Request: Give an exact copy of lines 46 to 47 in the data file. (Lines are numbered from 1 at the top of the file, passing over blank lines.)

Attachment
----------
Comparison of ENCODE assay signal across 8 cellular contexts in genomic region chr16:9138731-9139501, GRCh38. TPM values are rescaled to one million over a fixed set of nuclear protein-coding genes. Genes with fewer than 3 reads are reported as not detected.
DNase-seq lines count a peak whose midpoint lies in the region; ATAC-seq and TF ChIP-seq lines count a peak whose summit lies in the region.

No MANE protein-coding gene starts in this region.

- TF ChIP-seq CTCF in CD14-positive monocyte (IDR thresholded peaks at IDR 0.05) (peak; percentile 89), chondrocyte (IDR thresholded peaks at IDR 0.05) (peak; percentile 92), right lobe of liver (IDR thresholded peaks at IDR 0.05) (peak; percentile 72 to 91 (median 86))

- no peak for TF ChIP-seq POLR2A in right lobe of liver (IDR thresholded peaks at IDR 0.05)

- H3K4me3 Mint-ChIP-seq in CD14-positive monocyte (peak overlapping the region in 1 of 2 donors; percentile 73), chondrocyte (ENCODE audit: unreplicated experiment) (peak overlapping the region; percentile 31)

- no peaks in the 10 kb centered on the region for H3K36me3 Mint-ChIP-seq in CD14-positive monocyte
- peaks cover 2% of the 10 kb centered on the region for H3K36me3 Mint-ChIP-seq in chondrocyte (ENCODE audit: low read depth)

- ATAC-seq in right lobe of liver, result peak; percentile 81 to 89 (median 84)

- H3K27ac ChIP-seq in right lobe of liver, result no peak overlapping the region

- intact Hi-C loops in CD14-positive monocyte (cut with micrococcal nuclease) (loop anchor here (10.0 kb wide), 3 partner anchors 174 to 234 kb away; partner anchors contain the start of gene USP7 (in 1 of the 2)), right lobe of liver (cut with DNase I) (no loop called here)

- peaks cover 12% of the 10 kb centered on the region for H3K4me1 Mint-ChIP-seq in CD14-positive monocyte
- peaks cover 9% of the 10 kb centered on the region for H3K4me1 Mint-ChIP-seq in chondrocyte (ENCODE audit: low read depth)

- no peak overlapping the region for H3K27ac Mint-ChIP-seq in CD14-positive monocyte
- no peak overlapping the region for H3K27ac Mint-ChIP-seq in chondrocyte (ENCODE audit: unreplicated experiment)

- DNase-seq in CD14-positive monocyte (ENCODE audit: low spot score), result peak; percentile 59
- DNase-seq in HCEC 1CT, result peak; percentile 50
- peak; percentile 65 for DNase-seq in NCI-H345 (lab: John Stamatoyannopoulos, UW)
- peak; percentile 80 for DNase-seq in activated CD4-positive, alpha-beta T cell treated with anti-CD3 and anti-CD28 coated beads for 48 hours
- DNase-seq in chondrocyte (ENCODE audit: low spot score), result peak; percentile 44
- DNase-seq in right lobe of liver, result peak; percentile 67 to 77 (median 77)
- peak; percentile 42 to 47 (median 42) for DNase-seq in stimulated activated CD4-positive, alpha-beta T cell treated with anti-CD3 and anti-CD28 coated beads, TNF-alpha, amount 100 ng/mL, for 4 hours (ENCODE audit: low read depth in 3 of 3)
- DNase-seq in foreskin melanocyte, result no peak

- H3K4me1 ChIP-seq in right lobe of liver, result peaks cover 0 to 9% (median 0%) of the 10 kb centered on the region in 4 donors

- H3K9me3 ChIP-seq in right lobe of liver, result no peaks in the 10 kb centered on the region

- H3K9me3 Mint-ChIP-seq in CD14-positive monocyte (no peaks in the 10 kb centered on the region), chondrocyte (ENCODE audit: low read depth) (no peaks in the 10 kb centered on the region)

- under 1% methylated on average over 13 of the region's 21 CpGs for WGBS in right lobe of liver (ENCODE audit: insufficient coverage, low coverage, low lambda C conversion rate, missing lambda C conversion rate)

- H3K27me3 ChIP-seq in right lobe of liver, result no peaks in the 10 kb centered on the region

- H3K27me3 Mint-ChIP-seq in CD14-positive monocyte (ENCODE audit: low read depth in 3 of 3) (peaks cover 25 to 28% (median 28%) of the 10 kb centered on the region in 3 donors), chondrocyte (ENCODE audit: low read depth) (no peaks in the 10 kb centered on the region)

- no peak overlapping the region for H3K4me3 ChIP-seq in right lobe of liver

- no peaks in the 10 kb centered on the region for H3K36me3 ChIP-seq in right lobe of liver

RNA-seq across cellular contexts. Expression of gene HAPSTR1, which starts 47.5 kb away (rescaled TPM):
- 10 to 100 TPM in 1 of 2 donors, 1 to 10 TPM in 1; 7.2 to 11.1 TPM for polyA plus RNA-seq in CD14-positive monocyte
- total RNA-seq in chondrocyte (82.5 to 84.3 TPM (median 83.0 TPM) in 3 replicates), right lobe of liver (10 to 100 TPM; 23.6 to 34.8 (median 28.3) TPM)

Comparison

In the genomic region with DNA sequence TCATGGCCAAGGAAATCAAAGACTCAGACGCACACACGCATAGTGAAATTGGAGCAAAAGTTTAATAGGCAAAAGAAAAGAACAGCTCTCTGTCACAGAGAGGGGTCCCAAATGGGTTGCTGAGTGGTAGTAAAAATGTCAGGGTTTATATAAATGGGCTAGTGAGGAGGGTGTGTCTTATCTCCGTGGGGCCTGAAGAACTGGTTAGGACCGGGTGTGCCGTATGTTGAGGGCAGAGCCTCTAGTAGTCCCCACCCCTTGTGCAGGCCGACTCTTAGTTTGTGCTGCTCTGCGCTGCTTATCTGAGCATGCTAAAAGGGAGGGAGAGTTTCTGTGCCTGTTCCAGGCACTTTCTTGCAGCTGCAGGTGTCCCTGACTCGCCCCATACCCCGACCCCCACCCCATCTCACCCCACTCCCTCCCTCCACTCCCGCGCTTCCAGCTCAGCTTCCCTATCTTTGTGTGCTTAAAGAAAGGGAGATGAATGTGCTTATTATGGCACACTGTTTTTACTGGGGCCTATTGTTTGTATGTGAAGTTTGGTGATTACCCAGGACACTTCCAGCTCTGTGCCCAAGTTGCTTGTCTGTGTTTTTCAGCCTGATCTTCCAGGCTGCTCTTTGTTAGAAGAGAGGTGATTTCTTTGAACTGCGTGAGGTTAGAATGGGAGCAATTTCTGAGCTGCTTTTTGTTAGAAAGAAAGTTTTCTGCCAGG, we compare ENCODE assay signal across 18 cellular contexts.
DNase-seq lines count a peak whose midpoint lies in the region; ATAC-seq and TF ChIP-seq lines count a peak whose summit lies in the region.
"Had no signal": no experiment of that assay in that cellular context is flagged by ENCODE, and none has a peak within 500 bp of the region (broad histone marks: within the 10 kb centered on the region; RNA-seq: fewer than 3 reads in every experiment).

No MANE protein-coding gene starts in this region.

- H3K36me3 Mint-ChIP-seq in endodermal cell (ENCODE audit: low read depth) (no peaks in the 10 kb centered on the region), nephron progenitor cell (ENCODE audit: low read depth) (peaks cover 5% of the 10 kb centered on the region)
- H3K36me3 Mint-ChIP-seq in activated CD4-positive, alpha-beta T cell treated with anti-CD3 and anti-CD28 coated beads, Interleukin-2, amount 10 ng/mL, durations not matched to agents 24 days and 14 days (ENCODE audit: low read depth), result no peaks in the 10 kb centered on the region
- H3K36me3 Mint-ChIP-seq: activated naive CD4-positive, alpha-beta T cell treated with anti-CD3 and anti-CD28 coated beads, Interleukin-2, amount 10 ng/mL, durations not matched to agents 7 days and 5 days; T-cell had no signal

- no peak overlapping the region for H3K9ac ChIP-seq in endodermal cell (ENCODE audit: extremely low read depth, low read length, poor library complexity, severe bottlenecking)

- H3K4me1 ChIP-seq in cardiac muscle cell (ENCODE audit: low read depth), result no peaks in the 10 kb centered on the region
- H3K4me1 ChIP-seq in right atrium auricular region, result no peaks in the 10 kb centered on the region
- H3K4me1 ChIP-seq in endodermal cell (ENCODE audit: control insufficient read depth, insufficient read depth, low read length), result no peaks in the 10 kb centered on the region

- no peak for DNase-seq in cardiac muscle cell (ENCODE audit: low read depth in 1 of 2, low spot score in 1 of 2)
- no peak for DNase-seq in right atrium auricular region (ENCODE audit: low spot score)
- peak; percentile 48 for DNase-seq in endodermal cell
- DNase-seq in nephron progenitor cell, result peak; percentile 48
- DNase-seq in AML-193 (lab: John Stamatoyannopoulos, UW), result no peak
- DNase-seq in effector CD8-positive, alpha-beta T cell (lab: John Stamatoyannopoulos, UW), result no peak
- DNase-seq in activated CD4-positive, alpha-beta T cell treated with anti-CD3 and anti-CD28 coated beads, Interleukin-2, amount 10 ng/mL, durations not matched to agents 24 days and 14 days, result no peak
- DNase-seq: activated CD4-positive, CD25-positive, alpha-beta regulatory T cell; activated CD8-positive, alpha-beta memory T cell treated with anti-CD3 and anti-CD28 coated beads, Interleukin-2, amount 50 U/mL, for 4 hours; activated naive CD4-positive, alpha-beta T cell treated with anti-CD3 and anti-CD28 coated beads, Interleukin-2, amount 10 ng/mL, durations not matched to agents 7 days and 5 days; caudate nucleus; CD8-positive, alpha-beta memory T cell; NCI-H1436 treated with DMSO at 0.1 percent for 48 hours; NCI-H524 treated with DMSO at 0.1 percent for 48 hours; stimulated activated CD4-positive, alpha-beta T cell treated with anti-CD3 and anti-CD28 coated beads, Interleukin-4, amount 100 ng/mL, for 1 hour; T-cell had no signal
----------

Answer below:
- H3K4me1 ChIP-seq in endodermal cell (ENCODE audit: control insufficient read depth, insufficient read depth, low read length), result no peaks in the 10 kb centered on the region

- no peak for DNase-seq in cardiac muscle cell (ENCODE audit: low read depth in 1 of 2, low spot score in 1 of 2)